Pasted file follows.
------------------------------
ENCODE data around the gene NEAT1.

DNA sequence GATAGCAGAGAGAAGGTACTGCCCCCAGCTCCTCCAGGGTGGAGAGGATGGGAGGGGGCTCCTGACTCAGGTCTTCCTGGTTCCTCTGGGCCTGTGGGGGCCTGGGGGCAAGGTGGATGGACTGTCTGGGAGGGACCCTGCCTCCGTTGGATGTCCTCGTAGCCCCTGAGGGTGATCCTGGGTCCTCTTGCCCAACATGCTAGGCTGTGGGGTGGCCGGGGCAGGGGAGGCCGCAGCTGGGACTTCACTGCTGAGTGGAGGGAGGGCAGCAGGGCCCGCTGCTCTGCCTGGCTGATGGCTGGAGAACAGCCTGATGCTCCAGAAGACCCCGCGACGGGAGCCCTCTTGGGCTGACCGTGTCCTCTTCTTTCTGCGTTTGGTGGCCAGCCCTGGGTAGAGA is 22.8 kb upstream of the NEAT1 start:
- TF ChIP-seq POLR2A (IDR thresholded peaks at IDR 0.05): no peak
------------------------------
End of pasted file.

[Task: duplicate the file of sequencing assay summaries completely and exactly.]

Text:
ENCODE data around the gene NEAT1.

DNA sequence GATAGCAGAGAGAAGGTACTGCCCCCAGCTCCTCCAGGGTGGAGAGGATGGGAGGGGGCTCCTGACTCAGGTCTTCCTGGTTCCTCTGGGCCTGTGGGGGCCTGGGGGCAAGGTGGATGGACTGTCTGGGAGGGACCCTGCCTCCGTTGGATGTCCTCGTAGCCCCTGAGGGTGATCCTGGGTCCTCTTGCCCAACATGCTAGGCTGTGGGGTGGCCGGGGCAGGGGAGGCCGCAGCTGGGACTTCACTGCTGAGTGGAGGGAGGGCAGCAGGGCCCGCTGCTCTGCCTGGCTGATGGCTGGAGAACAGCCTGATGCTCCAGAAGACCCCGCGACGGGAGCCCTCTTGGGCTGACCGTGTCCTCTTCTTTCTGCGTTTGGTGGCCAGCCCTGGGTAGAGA is 22.8 kb upstream of the NEAT1 start:
- TF ChIP-seq POLR2A (IDR thresholded peaks at IDR 0.05): no peak